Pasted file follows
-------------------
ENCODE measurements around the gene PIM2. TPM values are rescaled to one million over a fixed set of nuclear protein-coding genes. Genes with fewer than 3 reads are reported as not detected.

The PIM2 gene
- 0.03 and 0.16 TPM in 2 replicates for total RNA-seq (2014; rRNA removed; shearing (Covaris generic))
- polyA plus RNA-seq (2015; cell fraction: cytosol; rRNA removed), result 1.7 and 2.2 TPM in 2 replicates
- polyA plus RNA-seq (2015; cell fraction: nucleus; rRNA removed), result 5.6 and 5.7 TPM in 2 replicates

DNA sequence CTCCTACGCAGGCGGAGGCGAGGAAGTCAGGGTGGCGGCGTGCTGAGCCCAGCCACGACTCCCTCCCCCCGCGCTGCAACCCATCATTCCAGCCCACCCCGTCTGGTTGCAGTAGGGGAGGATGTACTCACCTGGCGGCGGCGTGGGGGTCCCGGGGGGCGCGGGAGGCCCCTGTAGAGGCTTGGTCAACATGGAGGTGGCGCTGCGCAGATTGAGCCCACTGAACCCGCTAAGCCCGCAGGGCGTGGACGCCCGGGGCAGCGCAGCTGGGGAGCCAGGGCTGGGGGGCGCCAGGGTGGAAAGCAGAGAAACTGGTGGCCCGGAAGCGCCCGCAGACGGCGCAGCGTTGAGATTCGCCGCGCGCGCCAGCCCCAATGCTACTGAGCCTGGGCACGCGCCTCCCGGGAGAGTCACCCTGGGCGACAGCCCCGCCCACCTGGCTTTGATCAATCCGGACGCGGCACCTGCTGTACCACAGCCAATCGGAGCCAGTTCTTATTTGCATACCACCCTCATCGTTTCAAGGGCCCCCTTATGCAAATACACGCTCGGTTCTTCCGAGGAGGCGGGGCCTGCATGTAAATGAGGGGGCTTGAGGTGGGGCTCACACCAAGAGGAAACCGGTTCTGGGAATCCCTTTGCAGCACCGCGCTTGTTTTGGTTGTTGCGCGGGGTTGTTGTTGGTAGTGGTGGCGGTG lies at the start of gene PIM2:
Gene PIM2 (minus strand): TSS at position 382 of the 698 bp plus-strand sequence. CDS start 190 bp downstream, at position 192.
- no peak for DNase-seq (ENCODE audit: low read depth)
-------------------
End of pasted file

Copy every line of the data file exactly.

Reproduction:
ENCODE measurements around the gene PIM2. TPM values are rescaled to one million over a fixed set of nuclear protein-coding genes. Genes with fewer than 3 reads are reported as not detected.

The PIM2 gene
- 0.03 and 0.16 TPM in 2 replicates for total RNA-seq (2014; rRNA removed; shearing (Covaris generic))
- polyA plus RNA-seq (2015; cell fraction: cytosol; rRNA removed), result 1.7 and 2.2 TPM in 2 replicates
- polyA plus RNA-seq (2015; cell fraction: nucleus; rRNA removed), result 5.6 and 5.7 TPM in 2 replicates

DNA sequence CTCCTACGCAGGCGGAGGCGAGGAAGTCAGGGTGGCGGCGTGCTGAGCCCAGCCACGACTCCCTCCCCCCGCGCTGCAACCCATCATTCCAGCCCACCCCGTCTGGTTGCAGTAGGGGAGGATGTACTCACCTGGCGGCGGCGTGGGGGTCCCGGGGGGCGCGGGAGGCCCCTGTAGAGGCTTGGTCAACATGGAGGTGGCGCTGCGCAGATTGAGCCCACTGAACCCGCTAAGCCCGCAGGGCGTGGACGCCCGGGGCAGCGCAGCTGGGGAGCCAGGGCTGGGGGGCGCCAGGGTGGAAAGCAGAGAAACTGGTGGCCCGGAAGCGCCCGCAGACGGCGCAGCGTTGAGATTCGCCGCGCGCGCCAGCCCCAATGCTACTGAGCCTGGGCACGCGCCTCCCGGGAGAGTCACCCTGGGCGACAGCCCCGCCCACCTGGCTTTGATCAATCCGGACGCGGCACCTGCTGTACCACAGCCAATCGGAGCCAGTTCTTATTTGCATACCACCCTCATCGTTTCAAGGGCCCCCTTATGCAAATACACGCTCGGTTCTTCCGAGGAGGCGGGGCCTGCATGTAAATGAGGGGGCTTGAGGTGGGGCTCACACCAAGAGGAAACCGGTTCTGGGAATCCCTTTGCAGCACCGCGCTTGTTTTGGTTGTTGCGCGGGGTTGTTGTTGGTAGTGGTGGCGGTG lies at the start of gene PIM2:
Gene PIM2 (minus strand): TSS at position 382 of the 698 bp plus-strand sequence. CDS start 190 bp downstream, at position 192.
- no peak for DNase-seq (ENCODE audit: low read depth)